It is necessary to insist further on this last point. The technicians who come to our countries must be exemplary. They are comrades who find themselves in a strange environment, often one hostile to technology, with a different language and totally different customs. The technicians facing this difficult task should be, first of all, communists in the most profound and noble sense of the word. With this single quality, plus flexibility and a modicum of organization, wonders can be accomplished.

We know it can be done because brother countries have sent us a certain number of technicians who have done more toward the development of our country than ten institutes, and have contributed more to our friendship than ten ambassadors or a hundred diplomatic receptions.

f we could achieve the above-listed points, and also if the underdeveloped could acquire all the technology of the advanced countries unhampered by the present system of patents, which prevents the spread of the inventions of different countries, we would progress a great deal in our common task.

Imperialism has been defeated in many partial battles. But it remains a considerable force in the world, and we cannot expect its final defeat save through effort and sacrifice on the part of all of us.

The proposed steps, however, cannot be taken unilaterally. The development of underdeveloped countries should be paid for by the socialist countries, we agree. But the underdeveloped countries must also exert all their forces to embark resolutely upon the road of building a new society - whatever its name may be - where the machine, an instrument of labor, is no longer an instrument of the exploitation of man by man. Nor can the confidence of the socialist countries be expected by those who play at balancing between capitalism and socialism, trying to use each force as a counterweight in order to derive certain advantages from such competition. A new policy of absolute seriousness should govern the relations between the two groups of societies. It is worth emphasizing again that the means of production should preferably be in the hands of the state, so that features of exploitation may gradually disappear.

On the other hand, development should not be left to complete improvisation; it is necessary to plan the construction of the new society. Planning is one of the laws of socialism; and without it, it would not exist. Without correct planning there can be no adequate guarantee that all the various sectors of a country's economy will combine harmoniously for the forward strides which our epoch demands. Planning is not an isolated problem of each of our small countries, distorted in their development, possessors of some raw materials or producers of some manufactured or semimanufactured goods, but lacking in most others. From the very beginning, planning should tend toward some regional view in order to coordinate the various national economies, and thus bring about an integration on the basis of a genuine mutual benefit.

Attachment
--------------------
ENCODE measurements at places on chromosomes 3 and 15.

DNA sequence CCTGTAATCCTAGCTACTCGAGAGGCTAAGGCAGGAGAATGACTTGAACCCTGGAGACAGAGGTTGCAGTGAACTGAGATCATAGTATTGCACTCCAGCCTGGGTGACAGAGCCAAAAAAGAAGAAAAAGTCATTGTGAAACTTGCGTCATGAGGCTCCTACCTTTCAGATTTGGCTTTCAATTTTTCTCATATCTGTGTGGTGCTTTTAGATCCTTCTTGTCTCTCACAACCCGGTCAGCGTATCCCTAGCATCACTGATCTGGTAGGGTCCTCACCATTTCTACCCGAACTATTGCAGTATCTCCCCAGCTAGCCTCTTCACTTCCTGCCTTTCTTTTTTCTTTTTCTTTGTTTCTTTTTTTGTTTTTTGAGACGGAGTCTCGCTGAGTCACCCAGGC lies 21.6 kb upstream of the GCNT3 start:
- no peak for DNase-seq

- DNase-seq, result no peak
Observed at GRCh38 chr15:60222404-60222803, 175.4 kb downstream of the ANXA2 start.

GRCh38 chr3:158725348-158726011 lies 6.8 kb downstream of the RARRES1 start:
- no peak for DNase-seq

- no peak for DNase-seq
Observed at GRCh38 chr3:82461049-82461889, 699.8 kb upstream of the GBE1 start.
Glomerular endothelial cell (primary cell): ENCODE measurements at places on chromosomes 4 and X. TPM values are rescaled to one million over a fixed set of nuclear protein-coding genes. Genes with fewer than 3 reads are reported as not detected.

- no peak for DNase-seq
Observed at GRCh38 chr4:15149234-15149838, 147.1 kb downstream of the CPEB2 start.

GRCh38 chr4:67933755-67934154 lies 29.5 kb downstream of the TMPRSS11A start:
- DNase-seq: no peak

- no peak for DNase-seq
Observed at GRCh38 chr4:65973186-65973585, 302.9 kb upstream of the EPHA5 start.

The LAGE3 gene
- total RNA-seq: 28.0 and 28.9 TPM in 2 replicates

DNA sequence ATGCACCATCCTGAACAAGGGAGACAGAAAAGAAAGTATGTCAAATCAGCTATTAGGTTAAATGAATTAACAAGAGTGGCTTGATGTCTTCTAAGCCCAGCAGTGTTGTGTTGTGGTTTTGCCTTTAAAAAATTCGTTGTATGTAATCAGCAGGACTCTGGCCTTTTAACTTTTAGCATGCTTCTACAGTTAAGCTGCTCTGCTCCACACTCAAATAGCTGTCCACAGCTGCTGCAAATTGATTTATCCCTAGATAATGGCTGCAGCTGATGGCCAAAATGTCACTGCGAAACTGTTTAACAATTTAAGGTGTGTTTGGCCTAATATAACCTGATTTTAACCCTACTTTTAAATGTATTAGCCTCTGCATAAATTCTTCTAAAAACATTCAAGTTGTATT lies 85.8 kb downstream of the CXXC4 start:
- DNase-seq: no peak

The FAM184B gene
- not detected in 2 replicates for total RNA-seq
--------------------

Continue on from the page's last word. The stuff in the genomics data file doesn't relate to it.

We believe the road ahead is full of dangers, not dangers conjured up or foreseen in the distant future by some superior mind, but palpable dangers deriving from the realities besetting us. The fight against colonialism has reached its final stages; but in the present era, colonial status is only a consequence of imperialist domination. As long as imperialism exists, it will, by definition, exert its domination over other countries. Today that domination is called neocolonialism.

Neocolonialism was first developed in South America, throughout the whole continent, and today it begins to be felt with increasing intensity in Africa and Asia. Its forms of penetration and development have distinct characteristics. One is the brutal aggression we have seen in the Congo. Brute force, without concealment or disguise of any kind, is its final weapon. But there is another more subtle form: political penetration in liberated countries, alliances with the growing indigenous bourgeoisies, development of a parasitic bourgeoisie closely linked to the old metropolitan interests. This development may be fostered by a certain temporary rise in the popular standard of living, because in a very backward country the simple step from feudal to capitalist relations marks a great advance, although it may later bring dire consequences for the workers.

Neocolonialism has shown its claws in the Congo. That is not a sign of strength, but of weakness; it had to resort to force, its final weapon, as an economic argument. This has evoked opposition of great intensity. But at the same time a much more subtle form of neocolonialism is being practiced in other countries of Africa and Asia, and is rapidly bringing about what some have called the South- Americanization of these continents; that is, the development of a parasitic bourgeoisie, which adds nothing to the national wealth of their countries, but even goes so far as to deposit its huge dishonest profits in capitalist banks abroad; and to obtain more profits, this parasitic bourgeoisie signs pacts with foreigners with absolute disregard for the welfare of the people of their countries.